Blues legend Robert Johnson has always been an enigma, a man whose life was filled with dust bowl devils, a certain crossroads destiny and a virulent strain of the blues. His words spoke to the hardships and oppression felt by many different people, and it attacked injustice in a way that still stings almost a century later. And while the blues has always been a vehicle for this kind of difficult subject matter-a home for those whose outlook has been colored by anger, pain and frustration-Johnson was able to disseminate these ideas in a way that was both incredibly intimate and widely inclusive.
In a time when music distribution was sketchy and survived through the efforts of only a handful of determined individuals, the depth and detail of Johnson’s legend bloomed. Not much was known of this man before his untimely death at the age of 27, and we’re still piecing together bits of his personal and professional life. But his legend soon gave way to myth, and myth eventually gave way to tradition. And so we all carry with us a bit of that blues madness that seemed to influence his soul. It has become a part of our collective consciousness, a musical relic from a time long since past.
In Hazlehurst, Mississippi, in 1911 (probably), Johnson was born from an affair his mother, Julia Major Dodds, had with Noah Johnson. Dodds’ husband, Charles, had been previously run out of town. Eventually, Dodds left Hazlehurst with Robert but wound up sending him to live with Charles-who by this time had changed his last name to Spencer-in Memphis. He went back to live with his mother in the Mississippi Delta region, somewhere close to Tunica and Robinsonville, around 1919. In school, he went by the surname Spencer and was, by all accounts, better educated than many in his position.
He was married to 16-year-old Virginia Travis in February 1929; she died during childbirth. According to some sources, relatives of Virginia said that her death was a punishment from God for Johnson performing secular songs, which was equated with selling your soul to the devil. According to research collected by archivist Robert McCormick, Johnson accepted this characterization as a way of putting his former life behind him and focusing on becoming a full-time musician.
It was at this point that blues musician Son House moved to Robinsonville and became aware of Johnson, whom he came to know as a decent harmonica player and a terrible guitarist. Johnson left soon after, with some saying that he began a search for his natural father. It was during this time that he became friends with guitarist Isaiah Zinnerman and honed his playing at a remarkable rate. When he returned to Robinsonville, he displayed an unexpected prowess with the guitar, which promulgated the myth about him selling his soul to the devil.
Between 1932 and 1938, Johnson took on the mantle of a traveling musician, roaming from town to town and playing on street corners, in juke joints and anywhere he could get an open space. He spent time in Southern cities like Memphis before heading north to perform in Chicago and New York. According to interviews and various accounts of his performances, Johnson did not often play his darker, more complex compositions live, opting instead for songs that resonated with the general public-including pop, jazz and country standards.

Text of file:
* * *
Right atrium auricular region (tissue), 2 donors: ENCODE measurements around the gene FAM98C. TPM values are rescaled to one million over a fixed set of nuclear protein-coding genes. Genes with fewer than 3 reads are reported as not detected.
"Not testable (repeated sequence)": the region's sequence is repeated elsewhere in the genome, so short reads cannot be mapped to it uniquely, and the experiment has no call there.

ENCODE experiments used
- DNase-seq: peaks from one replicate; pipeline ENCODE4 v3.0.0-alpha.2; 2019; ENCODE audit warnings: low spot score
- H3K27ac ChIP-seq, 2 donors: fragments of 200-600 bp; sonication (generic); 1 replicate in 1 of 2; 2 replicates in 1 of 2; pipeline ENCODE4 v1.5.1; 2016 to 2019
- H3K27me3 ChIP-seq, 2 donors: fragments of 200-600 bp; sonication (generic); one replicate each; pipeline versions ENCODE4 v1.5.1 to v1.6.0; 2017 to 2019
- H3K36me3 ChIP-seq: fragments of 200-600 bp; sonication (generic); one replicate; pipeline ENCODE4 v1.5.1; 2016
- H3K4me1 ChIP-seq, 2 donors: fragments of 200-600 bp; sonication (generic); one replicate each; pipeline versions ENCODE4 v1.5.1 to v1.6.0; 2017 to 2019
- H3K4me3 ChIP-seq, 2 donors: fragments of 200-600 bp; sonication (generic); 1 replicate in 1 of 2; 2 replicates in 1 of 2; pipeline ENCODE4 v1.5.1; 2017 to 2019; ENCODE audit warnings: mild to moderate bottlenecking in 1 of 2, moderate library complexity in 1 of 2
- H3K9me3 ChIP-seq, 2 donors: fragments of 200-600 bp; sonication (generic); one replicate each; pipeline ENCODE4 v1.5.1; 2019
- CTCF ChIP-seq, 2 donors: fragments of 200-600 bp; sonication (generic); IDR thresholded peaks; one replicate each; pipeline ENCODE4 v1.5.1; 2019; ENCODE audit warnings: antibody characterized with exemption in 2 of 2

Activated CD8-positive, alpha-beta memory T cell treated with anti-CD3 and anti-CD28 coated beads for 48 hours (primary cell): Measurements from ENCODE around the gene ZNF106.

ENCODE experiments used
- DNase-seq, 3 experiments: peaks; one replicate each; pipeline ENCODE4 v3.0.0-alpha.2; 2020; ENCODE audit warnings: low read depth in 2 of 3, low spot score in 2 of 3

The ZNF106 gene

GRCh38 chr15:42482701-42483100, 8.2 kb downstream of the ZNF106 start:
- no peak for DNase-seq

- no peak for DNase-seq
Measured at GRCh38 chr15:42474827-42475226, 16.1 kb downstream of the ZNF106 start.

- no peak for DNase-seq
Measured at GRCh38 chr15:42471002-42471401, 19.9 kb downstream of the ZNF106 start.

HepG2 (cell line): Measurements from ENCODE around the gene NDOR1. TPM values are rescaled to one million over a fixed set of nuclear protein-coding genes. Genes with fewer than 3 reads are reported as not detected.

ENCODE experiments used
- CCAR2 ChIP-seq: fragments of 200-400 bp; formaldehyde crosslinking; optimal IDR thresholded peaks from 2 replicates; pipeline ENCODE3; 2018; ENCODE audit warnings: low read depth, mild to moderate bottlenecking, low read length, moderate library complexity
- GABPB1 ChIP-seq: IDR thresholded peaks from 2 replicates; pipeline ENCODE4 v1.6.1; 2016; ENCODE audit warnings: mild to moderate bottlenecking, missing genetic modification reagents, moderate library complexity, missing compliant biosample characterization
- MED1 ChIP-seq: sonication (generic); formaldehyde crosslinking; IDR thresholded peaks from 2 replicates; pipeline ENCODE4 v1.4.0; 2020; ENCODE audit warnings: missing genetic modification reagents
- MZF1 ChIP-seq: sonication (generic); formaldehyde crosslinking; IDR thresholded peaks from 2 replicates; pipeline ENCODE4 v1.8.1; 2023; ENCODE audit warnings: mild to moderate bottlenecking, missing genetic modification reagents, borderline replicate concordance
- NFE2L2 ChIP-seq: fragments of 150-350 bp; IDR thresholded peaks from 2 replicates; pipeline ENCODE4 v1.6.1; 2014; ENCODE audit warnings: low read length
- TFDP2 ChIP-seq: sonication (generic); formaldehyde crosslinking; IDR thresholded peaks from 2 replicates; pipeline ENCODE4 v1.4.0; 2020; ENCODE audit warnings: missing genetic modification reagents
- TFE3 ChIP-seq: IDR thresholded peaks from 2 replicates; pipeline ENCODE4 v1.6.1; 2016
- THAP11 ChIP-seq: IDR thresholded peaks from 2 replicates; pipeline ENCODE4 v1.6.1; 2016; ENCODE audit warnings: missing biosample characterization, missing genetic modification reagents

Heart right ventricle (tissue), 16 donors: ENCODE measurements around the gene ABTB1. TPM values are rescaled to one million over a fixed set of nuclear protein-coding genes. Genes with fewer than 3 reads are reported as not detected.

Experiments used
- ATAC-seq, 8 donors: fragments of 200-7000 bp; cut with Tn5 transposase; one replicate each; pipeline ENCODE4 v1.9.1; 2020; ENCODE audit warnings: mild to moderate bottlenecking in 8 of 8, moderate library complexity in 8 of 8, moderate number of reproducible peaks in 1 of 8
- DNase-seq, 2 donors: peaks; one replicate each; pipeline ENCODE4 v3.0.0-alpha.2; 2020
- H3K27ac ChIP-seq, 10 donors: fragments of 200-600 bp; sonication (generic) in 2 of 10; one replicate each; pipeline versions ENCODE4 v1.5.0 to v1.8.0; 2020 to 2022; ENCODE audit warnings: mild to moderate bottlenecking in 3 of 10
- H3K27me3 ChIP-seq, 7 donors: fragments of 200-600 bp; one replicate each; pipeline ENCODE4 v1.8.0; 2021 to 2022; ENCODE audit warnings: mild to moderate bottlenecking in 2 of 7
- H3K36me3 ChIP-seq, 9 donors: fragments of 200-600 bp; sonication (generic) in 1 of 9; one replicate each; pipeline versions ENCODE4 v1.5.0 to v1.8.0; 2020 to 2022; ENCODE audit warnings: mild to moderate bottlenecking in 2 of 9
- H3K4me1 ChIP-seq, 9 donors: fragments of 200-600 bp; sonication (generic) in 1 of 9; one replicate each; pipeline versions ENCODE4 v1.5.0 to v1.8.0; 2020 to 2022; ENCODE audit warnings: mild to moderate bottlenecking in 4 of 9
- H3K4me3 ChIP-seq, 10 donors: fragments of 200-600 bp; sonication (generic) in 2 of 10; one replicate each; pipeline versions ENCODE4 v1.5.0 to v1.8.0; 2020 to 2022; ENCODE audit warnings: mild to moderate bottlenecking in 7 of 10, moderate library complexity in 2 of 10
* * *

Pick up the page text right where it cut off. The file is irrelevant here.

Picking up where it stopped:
However, the fame and respect that would be bestowed upon him by later generations were slow in coming. He was not a particularly successful artist and never garnered the kind of household recognition that other musical artists of his time achieved. The re-evaluation of his work began when producer John Hammond approached Columbia Records about collecting his songs in light of the folk revival of the early ’60s. Consisting of 16 mono recordings culled from both his singles history and personal collection, “King of the Delta Blues Singers” was released to quiet acclaim in 1961.
This record arrived with all the subtlety of a lightning bolt. Influence was cast aside, and the pure white light of Johnson’s work was revealed in all its magnificence. For those who hear and understand their power and relevance, these songs are a force of nature to be experienced and survived. Songs such as “Hellhound on My Trail” and “Terraplane Blues” instantly sear themselves to the inside of people’s brains. These songs are life-blood and sweat and death. Even in those early years, the record’s influence showed in the sounds of the musicians who were naturally attracted to this kind of musical veracity and strength.
Other tracks such as “Cross Road Blues” and “Ramblin’ on My Mind” are given weight and density by the earnest introspection that Johnson created. There is no unnecessary filler, no sound out of place. “King of the Delta Blues Singers” sounds like the wrath of God come down from the heavens looking to settle a couple of very old scores. There are moments of beauty, too, patches of picked notes and melodies that reveal the broken shards of light and kindness. But this record isn’t a celebration of life-it is a warning.
Life is hard, and music can provide the answers to many of the questions we’ve not even thought to ask. But Johnson knew those questions, even if he never responded to them. His music was a way for him and his audience to approach a lean and lithe blues landscape, composed of harrowing austerity and darkness. There are always devils around us in one form or another, and he could see them. And by exposing them in song, he gave us a choice as to whether we would follow in their footsteps or our own. It was a choice he had made himself many years before.
Joshua Pickard covers local and national music, film and other aspects of pop culture. You can contact him on Facebook, Twitter or by email. The opinions expressed in this column belong solely to the author, not Nooga.com or its employees.